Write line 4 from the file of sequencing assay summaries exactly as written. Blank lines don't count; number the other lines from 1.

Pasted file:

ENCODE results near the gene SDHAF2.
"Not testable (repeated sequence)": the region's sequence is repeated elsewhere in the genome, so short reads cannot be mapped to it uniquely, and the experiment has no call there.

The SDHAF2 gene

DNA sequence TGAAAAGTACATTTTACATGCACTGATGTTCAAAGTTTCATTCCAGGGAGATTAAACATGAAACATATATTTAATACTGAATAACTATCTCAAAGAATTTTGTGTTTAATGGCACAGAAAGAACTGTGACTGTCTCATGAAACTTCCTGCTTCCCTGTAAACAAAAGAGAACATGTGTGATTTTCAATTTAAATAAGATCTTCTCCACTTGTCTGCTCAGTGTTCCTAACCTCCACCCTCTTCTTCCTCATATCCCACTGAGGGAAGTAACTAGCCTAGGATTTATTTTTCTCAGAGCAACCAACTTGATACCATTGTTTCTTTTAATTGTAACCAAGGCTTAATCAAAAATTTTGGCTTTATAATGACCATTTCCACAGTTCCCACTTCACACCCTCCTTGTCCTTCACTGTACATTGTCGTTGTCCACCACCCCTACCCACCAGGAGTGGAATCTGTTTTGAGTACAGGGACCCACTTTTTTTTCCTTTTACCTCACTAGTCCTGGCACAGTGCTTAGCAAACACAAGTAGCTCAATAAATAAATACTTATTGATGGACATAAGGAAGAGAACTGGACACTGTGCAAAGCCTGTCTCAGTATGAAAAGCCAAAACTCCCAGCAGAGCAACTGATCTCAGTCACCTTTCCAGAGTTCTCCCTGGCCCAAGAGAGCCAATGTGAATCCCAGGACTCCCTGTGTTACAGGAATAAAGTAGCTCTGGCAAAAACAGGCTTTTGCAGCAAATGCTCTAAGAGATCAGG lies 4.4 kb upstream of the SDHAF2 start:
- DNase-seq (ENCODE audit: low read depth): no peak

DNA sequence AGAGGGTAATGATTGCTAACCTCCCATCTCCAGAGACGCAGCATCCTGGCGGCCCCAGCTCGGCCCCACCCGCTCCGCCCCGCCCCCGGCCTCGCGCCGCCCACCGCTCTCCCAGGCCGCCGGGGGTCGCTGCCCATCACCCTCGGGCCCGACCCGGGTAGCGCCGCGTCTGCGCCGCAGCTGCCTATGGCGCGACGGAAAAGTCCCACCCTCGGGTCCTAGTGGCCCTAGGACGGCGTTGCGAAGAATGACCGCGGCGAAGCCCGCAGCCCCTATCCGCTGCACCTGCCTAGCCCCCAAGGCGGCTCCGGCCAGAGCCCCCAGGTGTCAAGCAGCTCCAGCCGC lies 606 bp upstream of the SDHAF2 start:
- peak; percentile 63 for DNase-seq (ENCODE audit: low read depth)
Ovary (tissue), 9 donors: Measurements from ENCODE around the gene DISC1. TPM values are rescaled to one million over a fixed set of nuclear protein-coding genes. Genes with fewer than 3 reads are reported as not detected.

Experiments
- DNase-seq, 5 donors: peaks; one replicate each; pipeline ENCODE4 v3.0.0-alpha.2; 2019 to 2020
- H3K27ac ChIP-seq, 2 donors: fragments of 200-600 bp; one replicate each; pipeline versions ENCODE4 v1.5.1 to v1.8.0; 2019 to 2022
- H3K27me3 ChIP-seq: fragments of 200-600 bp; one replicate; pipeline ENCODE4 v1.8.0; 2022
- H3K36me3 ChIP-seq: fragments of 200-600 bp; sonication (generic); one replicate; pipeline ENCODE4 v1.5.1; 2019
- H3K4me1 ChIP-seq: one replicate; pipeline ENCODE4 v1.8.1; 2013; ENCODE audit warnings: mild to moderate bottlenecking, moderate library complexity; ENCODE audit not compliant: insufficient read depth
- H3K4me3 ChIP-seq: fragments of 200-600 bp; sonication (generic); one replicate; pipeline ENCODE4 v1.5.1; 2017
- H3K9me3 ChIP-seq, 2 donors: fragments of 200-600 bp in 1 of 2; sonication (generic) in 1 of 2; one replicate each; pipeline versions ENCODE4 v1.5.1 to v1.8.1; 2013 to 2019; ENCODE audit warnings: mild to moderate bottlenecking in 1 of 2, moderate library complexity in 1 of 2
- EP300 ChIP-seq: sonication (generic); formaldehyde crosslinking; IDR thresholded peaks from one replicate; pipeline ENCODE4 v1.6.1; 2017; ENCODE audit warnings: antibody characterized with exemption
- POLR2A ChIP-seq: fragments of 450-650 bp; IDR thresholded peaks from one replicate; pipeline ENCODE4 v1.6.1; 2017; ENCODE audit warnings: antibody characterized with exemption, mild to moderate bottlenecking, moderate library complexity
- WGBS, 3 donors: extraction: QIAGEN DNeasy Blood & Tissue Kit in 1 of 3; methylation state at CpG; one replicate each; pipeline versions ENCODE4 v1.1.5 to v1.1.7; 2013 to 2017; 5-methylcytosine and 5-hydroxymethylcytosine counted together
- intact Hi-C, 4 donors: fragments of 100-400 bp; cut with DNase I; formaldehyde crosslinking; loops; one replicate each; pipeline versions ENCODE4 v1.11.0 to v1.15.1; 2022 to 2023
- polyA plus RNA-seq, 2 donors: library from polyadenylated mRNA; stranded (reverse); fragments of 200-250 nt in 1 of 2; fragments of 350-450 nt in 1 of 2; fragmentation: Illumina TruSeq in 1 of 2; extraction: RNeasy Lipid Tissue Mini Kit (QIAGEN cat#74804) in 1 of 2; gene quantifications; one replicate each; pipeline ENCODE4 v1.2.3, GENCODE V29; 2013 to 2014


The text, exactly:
DNA sequence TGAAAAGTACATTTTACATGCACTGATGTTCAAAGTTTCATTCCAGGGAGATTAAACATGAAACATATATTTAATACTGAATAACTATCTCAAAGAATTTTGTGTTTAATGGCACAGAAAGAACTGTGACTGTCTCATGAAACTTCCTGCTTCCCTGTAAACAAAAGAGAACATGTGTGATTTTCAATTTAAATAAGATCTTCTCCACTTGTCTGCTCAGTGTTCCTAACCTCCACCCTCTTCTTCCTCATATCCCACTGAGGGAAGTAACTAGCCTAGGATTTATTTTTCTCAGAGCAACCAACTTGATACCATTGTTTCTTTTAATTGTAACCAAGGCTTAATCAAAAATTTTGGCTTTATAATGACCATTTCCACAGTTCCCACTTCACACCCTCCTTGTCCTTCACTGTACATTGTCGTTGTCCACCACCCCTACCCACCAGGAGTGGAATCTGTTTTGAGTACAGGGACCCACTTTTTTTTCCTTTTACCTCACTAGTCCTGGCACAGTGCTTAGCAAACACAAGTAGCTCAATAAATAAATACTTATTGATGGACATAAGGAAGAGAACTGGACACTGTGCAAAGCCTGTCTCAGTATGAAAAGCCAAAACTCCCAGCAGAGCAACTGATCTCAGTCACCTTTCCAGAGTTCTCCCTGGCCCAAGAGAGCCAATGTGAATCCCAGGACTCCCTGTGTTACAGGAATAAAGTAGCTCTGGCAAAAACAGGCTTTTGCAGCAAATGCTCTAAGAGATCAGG lies 4.4 kb upstream of the SDHAF2 start: